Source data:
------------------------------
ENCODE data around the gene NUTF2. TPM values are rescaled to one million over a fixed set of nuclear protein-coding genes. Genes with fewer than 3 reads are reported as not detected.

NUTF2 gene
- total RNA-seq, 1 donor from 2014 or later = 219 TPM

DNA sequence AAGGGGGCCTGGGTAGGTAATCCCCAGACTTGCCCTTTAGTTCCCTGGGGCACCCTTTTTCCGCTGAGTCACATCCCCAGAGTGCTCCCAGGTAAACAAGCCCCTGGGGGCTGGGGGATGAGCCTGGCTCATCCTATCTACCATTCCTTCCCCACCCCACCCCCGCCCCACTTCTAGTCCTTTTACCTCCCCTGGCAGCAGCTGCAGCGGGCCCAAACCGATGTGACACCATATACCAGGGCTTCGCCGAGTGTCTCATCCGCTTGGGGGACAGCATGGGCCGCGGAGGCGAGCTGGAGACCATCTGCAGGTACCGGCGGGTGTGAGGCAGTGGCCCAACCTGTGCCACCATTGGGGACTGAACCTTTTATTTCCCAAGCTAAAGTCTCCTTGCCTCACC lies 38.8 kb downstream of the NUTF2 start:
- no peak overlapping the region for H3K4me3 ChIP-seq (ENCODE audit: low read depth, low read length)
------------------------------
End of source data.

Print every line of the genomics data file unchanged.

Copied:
ENCODE data around the gene NUTF2. TPM values are rescaled to one million over a fixed set of nuclear protein-coding genes. Genes with fewer than 3 reads are reported as not detected.

NUTF2 gene
- total RNA-seq, 1 donor from 2014 or later = 219 TPM

DNA sequence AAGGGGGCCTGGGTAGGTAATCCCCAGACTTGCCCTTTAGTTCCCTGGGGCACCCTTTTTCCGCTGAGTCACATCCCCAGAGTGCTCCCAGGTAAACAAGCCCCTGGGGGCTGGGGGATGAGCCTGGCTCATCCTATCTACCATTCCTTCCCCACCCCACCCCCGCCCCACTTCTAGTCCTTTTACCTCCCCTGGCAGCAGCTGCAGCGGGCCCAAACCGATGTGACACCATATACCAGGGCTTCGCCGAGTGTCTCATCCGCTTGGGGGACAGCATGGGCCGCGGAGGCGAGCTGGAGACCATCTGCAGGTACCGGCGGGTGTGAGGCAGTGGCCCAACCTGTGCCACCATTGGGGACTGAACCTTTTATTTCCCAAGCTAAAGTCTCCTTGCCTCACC lies 38.8 kb downstream of the NUTF2 start:
- no peak overlapping the region for H3K4me3 ChIP-seq (ENCODE audit: low read depth, low read length)